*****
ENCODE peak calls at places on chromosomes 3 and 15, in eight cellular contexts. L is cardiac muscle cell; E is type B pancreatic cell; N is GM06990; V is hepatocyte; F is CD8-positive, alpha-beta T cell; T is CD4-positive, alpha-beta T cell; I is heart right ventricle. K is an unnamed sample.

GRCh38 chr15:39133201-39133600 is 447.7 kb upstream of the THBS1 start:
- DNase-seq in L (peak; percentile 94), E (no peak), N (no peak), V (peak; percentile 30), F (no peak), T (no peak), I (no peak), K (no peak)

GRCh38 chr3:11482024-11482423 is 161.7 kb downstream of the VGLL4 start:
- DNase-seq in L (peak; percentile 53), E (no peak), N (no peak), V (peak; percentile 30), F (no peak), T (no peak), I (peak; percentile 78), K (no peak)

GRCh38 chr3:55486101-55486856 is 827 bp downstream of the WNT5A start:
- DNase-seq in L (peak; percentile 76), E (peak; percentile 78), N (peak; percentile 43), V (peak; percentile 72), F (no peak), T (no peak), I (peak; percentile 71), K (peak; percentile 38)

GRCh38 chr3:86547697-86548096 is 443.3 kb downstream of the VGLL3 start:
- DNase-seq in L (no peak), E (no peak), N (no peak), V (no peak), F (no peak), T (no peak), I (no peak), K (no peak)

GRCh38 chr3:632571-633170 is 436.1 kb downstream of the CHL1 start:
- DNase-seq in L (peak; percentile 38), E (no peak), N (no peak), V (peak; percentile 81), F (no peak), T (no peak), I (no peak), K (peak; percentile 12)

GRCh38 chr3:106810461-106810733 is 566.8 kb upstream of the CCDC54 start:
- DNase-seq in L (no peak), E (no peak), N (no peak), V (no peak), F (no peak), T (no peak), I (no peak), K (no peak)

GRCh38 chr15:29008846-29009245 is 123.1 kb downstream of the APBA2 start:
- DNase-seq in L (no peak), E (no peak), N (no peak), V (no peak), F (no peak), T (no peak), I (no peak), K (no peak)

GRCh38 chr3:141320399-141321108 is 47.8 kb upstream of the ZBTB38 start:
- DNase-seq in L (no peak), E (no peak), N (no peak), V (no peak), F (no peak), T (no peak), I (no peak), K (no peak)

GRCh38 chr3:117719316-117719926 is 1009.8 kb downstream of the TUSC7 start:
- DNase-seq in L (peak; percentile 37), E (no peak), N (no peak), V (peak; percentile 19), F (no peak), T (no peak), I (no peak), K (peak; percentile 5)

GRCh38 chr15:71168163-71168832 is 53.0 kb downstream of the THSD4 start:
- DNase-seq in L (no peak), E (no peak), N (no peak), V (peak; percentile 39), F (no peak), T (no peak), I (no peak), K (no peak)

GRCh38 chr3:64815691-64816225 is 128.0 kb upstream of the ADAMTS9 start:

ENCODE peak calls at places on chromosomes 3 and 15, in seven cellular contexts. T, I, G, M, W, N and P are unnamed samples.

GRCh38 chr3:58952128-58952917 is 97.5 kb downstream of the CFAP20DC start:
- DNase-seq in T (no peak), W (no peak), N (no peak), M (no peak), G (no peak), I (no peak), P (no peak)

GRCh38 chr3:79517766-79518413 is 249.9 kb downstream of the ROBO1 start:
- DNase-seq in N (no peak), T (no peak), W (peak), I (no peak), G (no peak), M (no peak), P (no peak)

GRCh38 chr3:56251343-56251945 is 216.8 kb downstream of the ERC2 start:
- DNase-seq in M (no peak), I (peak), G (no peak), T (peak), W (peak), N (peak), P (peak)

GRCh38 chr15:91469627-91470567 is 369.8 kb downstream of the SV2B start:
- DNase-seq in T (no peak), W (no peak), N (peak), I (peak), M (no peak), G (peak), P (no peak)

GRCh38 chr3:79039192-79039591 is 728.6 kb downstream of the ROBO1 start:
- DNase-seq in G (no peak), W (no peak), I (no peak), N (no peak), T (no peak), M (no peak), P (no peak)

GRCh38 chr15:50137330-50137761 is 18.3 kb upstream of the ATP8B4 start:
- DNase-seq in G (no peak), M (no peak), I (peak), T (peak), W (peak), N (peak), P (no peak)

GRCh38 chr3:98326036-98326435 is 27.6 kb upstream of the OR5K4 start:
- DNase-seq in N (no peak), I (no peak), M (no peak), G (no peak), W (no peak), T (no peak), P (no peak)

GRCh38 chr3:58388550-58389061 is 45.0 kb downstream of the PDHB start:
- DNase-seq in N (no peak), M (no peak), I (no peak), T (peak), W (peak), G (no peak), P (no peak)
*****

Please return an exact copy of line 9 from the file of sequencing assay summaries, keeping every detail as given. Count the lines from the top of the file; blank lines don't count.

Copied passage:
- DNase-seq in L (no peak), E (no peak), N (no peak), V (no peak), F (no peak), T (no peak), I (no peak), K (no peak)